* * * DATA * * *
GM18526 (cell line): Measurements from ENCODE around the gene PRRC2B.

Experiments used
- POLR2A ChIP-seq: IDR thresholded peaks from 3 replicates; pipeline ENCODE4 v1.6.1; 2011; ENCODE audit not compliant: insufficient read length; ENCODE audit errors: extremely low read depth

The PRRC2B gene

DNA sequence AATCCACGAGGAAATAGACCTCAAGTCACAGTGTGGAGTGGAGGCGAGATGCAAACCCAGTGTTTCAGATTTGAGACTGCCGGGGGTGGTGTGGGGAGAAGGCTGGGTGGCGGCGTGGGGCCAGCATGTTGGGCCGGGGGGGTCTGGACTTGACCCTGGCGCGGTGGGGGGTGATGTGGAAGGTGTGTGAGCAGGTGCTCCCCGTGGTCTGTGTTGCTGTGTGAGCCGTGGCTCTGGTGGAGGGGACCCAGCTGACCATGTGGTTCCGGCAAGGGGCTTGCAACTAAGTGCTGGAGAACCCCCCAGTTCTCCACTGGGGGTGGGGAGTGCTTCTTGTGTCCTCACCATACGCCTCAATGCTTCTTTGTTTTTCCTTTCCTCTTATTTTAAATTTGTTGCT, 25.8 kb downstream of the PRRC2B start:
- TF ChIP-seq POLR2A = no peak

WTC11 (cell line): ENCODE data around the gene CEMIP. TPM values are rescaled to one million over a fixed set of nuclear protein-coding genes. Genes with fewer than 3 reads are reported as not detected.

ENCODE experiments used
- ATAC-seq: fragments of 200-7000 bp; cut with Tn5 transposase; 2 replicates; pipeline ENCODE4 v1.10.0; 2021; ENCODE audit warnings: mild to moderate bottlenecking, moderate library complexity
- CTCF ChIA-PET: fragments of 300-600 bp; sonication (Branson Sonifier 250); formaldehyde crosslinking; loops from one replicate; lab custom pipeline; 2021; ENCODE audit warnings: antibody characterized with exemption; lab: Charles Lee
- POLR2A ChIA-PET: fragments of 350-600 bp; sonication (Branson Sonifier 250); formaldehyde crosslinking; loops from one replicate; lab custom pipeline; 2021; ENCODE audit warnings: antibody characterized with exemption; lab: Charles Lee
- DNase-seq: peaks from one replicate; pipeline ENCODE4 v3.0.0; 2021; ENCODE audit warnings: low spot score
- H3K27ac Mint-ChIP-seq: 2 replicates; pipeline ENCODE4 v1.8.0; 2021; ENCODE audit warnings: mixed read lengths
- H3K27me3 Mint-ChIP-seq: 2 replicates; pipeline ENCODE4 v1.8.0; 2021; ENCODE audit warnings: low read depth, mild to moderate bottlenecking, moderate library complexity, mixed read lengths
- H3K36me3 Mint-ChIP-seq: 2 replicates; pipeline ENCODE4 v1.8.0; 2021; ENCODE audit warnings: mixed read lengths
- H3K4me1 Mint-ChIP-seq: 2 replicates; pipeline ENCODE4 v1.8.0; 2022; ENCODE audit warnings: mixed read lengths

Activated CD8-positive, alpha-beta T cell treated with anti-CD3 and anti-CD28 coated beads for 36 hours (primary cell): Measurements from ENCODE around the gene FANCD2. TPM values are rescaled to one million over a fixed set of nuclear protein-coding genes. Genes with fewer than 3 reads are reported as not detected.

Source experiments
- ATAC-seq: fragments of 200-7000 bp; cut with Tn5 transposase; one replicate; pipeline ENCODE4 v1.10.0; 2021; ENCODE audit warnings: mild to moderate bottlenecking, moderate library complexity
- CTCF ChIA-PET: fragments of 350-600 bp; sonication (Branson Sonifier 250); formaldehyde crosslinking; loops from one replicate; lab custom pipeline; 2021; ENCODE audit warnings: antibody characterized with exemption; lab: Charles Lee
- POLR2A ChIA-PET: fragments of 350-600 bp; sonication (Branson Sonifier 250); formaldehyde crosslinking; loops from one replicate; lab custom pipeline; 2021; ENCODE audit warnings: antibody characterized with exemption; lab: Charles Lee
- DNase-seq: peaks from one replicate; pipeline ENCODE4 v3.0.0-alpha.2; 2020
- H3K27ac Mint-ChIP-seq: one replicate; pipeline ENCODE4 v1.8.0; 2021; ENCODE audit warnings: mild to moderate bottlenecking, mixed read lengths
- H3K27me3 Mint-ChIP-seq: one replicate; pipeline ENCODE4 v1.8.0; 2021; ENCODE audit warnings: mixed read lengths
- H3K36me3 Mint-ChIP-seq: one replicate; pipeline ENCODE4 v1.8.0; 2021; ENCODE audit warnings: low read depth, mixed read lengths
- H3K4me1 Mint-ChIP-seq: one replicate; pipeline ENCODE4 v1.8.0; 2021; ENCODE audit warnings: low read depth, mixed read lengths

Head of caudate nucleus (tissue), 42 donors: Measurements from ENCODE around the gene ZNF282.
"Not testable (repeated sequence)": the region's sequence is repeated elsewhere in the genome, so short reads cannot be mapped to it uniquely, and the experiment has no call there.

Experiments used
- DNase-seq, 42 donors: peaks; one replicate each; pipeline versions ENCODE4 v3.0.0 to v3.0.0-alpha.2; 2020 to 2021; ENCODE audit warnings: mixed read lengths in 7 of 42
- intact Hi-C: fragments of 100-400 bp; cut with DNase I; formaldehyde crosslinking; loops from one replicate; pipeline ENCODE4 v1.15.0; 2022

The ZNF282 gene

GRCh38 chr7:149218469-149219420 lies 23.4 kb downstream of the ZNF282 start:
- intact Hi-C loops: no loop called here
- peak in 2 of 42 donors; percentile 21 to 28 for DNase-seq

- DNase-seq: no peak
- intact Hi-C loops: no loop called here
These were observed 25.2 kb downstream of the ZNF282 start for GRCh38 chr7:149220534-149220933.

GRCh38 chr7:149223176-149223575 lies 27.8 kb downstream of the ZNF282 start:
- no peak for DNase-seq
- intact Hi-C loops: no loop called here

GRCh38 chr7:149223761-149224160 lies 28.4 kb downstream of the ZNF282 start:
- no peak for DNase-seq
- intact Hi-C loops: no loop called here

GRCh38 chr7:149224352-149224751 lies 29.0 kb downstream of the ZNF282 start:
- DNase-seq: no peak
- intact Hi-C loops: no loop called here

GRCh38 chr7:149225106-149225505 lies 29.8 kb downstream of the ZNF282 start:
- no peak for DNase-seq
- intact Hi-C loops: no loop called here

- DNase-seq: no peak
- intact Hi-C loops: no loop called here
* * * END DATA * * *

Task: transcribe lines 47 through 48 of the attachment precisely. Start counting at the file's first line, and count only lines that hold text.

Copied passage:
- intact Hi-C loops: no loop called here

GRCh38 chr7:149225106-149225505 lies 29.8 kb downstream of the ZNF282 start: